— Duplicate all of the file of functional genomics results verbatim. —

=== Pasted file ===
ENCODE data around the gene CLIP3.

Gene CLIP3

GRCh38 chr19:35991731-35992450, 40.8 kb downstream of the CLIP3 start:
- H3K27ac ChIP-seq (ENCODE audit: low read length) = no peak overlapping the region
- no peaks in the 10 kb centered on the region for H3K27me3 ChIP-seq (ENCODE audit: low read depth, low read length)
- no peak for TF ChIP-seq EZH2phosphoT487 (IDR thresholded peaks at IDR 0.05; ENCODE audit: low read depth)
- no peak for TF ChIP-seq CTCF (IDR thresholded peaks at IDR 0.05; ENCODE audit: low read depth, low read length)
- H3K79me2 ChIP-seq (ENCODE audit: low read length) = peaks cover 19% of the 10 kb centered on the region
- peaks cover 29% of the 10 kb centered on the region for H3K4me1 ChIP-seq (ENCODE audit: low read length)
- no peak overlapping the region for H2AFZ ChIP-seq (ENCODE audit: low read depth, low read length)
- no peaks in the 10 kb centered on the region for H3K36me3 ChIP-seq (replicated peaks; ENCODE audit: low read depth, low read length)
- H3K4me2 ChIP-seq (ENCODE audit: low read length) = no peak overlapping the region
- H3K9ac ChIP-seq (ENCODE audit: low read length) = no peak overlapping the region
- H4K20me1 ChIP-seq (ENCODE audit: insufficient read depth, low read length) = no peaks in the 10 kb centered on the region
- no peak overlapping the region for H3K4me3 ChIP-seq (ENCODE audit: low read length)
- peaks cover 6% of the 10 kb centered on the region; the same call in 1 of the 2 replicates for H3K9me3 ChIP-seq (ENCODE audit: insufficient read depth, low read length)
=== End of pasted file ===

ENCODE data around the gene CLIP3.

Gene CLIP3

GRCh38 chr19:35991731-35992450, 40.8 kb downstream of the CLIP3 start:
- H3K27ac ChIP-seq (ENCODE audit: low read length) = no peak overlapping the region
- no peaks in the 10 kb centered on the region for H3K27me3 ChIP-seq (ENCODE audit: low read depth, low read length)
- no peak for TF ChIP-seq EZH2phosphoT487 (IDR thresholded peaks at IDR 0.05; ENCODE audit: low read depth)
- no peak for TF ChIP-seq CTCF (IDR thresholded peaks at IDR 0.05; ENCODE audit: low read depth, low read length)
- H3K79me2 ChIP-seq (ENCODE audit: low read length) = peaks cover 19% of the 10 kb centered on the region
- peaks cover 29% of the 10 kb centered on the region for H3K4me1 ChIP-seq (ENCODE audit: low read length)
- no peak overlapping the region for H2AFZ ChIP-seq (ENCODE audit: low read depth, low read length)
- no peaks in the 10 kb centered on the region for H3K36me3 ChIP-seq (replicated peaks; ENCODE audit: low read depth, low read length)
- H3K4me2 ChIP-seq (ENCODE audit: low read length) = no peak overlapping the region
- H3K9ac ChIP-seq (ENCODE audit: low read length) = no peak overlapping the region
- H4K20me1 ChIP-seq (ENCODE audit: insufficient read depth, low read length) = no peaks in the 10 kb centered on the region
- no peak overlapping the region for H3K4me3 ChIP-seq (ENCODE audit: low read length)
- peaks cover 6% of the 10 kb centered on the region; the same call in 1 of the 2 replicates for H3K9me3 ChIP-seq (ENCODE audit: insufficient read depth, low read length)